And in that process, I have gotten to know quite a few people who have grace the meeting rooms of the program I attend. And if there is something consistent to say about people who come into this fellowship, it is that many, if not most of them go back out there and use drugs again. Some of them do not even make it back before getting locked up or losing everything. And over the years I have known a few people who have died while using or as a direct result of the drugs they used.

Addiction, like so many things in life, is a hard road to travel. It can shape how you perceive things around you, even if you have some time clean in a program like the one I attend. You get used to people dying. And for a long time I was unwilling to put more than a few people in my life who were, what we call, newcomers, because I did not want to make an emotional investment with someone for whom the chances of staying clean were less than half. Even though I would engage in what we call sponsorship, the process of sharing my own experience strength and hope with the twelve steps, as none of the people who asked me to sponsor them seemed to either take the program seriously or me seriously or both, I had little enough faith that anyone I invested time in would actually stick around.

But something has happened in my life lately. The more I identify myself with having a Christ-centered life, the more I pray for my will to be more aligned with God's will, the more I accept the mission and ministry he has called me to do, the more he puts people in my life who challenge the very faith I have been given.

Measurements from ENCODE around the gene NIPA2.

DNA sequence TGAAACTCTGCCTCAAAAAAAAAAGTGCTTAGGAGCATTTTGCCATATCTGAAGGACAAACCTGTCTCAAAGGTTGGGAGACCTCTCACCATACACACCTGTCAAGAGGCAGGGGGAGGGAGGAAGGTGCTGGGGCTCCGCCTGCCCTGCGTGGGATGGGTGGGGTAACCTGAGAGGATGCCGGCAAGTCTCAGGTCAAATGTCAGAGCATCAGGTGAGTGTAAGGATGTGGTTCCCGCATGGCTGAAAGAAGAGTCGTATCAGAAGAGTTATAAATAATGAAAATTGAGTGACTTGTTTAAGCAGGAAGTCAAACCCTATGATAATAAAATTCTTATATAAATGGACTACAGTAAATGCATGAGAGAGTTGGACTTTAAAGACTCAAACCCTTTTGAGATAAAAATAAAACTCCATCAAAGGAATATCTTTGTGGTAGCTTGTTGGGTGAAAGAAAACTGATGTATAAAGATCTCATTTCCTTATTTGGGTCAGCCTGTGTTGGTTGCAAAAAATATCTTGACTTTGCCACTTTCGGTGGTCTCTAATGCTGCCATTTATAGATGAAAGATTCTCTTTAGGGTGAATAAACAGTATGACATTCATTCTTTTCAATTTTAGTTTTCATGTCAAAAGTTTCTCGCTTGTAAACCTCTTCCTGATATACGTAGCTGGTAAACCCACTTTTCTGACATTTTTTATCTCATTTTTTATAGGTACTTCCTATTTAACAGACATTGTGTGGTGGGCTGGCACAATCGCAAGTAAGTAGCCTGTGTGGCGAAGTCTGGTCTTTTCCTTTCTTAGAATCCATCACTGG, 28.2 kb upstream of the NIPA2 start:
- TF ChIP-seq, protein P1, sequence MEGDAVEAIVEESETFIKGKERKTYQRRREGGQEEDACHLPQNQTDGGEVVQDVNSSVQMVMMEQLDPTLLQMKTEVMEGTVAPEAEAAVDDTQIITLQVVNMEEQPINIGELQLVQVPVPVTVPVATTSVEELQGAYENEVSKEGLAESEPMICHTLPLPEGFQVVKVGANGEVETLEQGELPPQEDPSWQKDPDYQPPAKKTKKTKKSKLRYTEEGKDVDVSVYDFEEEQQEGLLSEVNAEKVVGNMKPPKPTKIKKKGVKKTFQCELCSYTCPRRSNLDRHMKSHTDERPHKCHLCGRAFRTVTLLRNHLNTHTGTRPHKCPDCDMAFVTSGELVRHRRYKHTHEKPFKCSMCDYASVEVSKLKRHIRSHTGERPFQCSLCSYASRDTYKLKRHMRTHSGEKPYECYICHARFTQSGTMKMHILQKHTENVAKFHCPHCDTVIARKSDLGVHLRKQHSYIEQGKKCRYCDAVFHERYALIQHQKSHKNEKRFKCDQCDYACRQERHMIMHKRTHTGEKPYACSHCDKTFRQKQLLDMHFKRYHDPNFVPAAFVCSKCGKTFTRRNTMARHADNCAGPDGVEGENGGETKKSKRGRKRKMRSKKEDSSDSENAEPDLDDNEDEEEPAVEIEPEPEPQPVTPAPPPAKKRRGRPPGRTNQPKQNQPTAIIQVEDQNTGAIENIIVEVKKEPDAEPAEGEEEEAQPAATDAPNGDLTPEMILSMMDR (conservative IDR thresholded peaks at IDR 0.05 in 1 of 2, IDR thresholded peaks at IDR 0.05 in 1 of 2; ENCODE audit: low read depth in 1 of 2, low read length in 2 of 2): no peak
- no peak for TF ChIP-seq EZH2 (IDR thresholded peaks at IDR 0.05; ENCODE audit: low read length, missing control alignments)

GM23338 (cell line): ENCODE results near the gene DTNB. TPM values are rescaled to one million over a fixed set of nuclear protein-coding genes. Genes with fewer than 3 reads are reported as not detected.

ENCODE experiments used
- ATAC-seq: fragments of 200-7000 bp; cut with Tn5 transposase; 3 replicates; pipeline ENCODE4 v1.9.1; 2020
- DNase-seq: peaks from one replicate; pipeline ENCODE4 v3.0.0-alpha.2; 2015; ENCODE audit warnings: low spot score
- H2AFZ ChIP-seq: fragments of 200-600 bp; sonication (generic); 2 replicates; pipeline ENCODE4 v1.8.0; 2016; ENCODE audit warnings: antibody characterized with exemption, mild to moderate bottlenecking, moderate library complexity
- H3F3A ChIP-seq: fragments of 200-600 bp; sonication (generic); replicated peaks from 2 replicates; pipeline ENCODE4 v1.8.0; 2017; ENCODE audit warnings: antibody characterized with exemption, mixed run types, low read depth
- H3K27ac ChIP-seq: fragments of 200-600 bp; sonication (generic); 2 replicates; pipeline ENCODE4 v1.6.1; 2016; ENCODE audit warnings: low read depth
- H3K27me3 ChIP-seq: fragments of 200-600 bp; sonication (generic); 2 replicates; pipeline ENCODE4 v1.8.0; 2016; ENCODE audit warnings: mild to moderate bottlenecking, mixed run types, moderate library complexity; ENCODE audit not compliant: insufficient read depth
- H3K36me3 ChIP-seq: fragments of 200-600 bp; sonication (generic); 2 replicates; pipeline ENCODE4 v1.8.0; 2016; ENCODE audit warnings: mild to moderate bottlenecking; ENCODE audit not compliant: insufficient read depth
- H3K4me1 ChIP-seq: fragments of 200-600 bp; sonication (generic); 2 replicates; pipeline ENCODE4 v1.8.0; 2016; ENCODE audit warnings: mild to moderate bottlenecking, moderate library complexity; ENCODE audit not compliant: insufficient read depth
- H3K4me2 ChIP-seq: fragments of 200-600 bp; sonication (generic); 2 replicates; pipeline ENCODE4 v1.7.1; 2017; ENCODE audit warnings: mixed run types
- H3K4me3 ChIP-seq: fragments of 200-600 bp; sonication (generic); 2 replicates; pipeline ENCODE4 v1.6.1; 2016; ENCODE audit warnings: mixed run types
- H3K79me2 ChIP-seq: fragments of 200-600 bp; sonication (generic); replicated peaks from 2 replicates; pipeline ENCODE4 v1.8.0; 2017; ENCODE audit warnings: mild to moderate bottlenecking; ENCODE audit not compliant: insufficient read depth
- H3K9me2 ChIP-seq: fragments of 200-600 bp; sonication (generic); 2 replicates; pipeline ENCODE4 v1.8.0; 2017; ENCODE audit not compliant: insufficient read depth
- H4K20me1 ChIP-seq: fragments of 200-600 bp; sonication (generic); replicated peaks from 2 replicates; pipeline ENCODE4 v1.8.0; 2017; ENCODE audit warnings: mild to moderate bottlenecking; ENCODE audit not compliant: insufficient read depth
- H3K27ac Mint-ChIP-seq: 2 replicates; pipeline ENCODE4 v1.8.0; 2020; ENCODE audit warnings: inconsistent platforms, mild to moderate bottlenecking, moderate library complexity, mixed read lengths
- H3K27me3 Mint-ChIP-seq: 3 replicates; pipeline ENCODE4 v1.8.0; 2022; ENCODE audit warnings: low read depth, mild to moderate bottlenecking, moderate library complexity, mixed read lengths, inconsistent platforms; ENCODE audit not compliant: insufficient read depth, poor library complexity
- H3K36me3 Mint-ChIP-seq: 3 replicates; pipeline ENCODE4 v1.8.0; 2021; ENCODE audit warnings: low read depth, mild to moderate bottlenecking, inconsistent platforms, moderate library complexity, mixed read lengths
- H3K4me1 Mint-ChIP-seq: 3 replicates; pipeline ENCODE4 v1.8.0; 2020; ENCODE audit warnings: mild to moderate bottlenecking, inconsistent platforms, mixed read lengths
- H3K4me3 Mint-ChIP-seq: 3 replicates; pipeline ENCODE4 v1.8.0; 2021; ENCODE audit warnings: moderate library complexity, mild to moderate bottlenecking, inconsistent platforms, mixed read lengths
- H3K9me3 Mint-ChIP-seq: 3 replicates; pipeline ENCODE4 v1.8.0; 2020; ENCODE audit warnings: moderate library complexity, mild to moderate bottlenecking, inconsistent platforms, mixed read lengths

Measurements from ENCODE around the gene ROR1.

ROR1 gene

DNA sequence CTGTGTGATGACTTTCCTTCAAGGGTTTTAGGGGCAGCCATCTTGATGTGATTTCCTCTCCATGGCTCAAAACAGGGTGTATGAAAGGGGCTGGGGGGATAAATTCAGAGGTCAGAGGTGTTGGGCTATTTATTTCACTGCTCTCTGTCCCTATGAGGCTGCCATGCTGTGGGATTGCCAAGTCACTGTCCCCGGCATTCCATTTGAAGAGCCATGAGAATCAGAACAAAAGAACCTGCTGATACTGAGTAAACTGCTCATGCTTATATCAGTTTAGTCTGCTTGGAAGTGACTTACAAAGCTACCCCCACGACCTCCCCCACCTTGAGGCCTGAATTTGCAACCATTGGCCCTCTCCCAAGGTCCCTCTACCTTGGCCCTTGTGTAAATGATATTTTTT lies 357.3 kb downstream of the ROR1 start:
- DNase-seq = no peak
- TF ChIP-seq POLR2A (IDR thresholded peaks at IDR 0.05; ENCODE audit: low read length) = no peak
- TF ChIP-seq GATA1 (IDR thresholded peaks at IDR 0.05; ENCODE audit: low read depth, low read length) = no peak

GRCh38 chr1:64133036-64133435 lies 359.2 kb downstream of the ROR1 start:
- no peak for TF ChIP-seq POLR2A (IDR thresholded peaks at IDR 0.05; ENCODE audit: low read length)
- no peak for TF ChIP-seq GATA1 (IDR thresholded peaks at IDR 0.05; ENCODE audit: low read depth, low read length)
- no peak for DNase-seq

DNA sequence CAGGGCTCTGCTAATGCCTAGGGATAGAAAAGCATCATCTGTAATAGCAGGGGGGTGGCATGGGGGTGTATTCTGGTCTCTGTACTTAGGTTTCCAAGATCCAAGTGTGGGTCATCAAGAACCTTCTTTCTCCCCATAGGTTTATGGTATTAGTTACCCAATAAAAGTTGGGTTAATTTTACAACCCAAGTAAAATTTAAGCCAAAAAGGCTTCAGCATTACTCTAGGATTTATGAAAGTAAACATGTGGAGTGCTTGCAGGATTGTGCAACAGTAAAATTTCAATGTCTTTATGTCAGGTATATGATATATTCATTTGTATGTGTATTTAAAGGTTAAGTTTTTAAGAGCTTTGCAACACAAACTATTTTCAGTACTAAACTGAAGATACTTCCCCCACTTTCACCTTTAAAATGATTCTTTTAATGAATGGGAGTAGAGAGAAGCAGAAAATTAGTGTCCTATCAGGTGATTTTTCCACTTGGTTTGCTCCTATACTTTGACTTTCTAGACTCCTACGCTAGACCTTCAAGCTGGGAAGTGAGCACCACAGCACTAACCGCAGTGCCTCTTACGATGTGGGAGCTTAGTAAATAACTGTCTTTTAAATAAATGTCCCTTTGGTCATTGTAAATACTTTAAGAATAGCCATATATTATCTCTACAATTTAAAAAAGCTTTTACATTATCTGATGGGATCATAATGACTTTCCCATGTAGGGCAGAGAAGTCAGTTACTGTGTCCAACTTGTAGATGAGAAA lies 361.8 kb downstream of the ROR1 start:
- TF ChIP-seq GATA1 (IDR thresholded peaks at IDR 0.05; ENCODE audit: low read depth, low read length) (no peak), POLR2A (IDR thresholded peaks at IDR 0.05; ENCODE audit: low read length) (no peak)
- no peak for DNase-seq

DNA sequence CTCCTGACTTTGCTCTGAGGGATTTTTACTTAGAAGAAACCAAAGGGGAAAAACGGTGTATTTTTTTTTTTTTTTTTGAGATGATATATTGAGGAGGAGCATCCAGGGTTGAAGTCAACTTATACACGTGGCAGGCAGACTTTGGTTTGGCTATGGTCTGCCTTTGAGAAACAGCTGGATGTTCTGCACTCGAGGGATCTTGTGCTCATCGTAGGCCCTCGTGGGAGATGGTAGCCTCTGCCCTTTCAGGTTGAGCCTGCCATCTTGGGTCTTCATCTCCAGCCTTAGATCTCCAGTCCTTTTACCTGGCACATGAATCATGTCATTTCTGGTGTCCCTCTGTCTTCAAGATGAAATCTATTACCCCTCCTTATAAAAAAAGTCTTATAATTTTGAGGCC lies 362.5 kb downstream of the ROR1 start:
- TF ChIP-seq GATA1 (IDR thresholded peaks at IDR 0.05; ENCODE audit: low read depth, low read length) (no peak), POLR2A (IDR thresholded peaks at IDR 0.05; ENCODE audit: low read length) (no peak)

We like to call them, "Newcomers," but some of them, in fact, have been around for a while, and for that time for whatever reason, that old evil that we call addiction keeps dragging them back for more. And they keep our program going, because if it wasn't for newcomers, the rest of us would keep getting adding on time and forget about what it was like to come in.

And I have started to open my heart up to some people who are struggling, despite the fact that means when they make a decision to use, when they pick up something that is going to send them into the same freefall that they were in before, which, if continued will bring them to dereliction, depravity, detainment, and death, that my heart twists along with it.

And yet, something inside of me knows that that miracles can and do happen for them as well, that for each and every one of them that stick around, there is a chance of a last time for them to change their lives, that God works in amazing and wondrous ways, and that there is hope for the future.